Friday, January 6, 2017

Allocating Resources (2017)

The Cooking the Books column from the January 2017 issue of the Socialist Standard

Since it was published in August financial journalists has been commenting on a paper put out by the US fund management firm Sanford Bernstein entitled 'The Silent Road to Serfdom: Why Passive Investing is Worse than Marxism'. If passive investing is worse than Marxism it must be really bad! But what is it? It’s when those investing money on the stock exchange, generally for others, invest it in a fund that passively tracks an index such as the FTSE 100, rather than actively picking stocks and shares themselves.

According to the paper, this impedes ‘the efficient allocation of capital’. Under capitalism investment (and so what gets produced) tends to flow towards those sectors of the economy with the highest rate of profit. The argument is that if those in charge of investing money-capital chose to invest only in companies included in an index without checking whether there are more profitable companies that are not included, then capital is not being invested in the most ‘efficient’ way.

The assumption here is that allocating productive resources according to what brings the highest monetary profit is the most efficient way to decide what should be produced, and when and where.

Socialists challenge this on the ground that, from the point of view of satisfying human needs, it misallocates resources. It leads to short-term projects being given priority over more useful longer-term ones. It leads to booms that inevitably end in an economic slump when production actually drops. It leads to financial bubbles. And, given the unequal distribution of income built-in to capitalism with profits being shared by a rich few and the income of the rest of us being restricted to our wage or salary, it leads to the wants and whims of the rich being given priority over the needs of the rest.

But where does Marxism come in to this? It wouldn’t if the apologists in America for unrestricted capitalism hadn’t spread the lie that anyone who advocates government intervention is a ‘socialist’, even a ‘Marxist’, whether they consider themselves one or not. Most in fact don’t. After all, capitalism could not exist without the help of the state.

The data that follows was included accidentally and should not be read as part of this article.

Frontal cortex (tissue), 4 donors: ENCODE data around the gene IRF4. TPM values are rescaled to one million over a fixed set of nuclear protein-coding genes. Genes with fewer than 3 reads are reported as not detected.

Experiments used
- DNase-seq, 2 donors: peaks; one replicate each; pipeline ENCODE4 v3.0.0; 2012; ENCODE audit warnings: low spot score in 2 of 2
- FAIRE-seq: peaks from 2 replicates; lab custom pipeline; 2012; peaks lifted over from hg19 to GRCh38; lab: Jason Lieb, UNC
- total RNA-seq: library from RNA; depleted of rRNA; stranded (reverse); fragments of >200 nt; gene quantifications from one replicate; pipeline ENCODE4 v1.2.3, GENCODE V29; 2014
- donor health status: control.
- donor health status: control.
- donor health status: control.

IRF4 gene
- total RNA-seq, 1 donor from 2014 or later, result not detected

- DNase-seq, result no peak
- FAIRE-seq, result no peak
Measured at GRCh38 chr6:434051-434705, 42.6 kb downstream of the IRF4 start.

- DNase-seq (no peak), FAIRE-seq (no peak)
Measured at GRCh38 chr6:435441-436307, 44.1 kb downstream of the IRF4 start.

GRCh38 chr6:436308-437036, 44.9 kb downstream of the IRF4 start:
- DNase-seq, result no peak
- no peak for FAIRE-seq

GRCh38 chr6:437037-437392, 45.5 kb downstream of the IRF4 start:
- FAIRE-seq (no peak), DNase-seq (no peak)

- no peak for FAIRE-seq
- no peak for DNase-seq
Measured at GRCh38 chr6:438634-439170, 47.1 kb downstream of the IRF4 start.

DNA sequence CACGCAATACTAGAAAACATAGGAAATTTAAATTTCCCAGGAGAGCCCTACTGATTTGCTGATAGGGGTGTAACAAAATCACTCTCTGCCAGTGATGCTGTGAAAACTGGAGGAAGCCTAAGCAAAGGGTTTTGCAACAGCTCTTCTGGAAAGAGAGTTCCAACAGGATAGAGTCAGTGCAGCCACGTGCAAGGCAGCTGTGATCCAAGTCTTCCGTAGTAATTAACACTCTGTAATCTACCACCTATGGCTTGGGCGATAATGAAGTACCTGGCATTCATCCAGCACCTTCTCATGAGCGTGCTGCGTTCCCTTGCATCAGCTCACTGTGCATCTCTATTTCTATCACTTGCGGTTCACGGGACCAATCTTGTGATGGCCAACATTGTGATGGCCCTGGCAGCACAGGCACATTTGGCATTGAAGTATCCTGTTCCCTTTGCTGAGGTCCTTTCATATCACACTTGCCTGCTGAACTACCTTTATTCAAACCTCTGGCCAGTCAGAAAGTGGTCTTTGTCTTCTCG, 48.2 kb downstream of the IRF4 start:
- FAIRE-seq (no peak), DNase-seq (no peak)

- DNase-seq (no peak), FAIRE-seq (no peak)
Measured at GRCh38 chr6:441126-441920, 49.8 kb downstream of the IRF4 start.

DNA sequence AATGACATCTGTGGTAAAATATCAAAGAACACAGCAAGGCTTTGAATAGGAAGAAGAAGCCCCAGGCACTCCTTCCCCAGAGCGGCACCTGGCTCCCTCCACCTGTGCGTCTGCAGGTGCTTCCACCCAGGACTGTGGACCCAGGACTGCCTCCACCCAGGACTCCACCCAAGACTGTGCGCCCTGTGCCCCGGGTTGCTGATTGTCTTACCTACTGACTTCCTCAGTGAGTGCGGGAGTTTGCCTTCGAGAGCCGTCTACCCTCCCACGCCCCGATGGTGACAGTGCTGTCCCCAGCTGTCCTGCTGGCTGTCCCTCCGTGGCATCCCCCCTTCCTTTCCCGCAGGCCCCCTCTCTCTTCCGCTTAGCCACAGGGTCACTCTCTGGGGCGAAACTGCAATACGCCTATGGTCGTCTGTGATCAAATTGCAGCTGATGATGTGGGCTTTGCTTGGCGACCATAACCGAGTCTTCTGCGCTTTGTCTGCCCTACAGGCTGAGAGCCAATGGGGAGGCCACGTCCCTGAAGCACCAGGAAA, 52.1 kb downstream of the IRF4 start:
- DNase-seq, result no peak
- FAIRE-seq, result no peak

According to the Irish Times (6 September), the paper argued: ‘Capitalist economies rely on the market to allocate capital, whereas Marxists attempt to “optimise the flows of capital” by central planning.’

Certainly some who have called themselves Marxists have advocated that the government should allocate ‘capital’ in a planned way, but this wasn’t the view of Marx himself. He did of course favour the planned allocation of resources to directly meet human needs, but of resources as such (materials, energy, etc) not in the form of money-capital.

He was quite explicit about this. In Volume Two of Capital he wrote:
‘If we conceive society as being not capitalistic but communistic, there will be no money-capital at all in the first place’ (chapter 16, sec" on III) and that ‘in the case of socialised production the money-capital is eliminated’ (chapter 18, sec" on II).
To the extent that Marx may have believed in ‘central planning’ it would have been of actual resources and not of the distorted reflections of them in capitalist society as money-capital.

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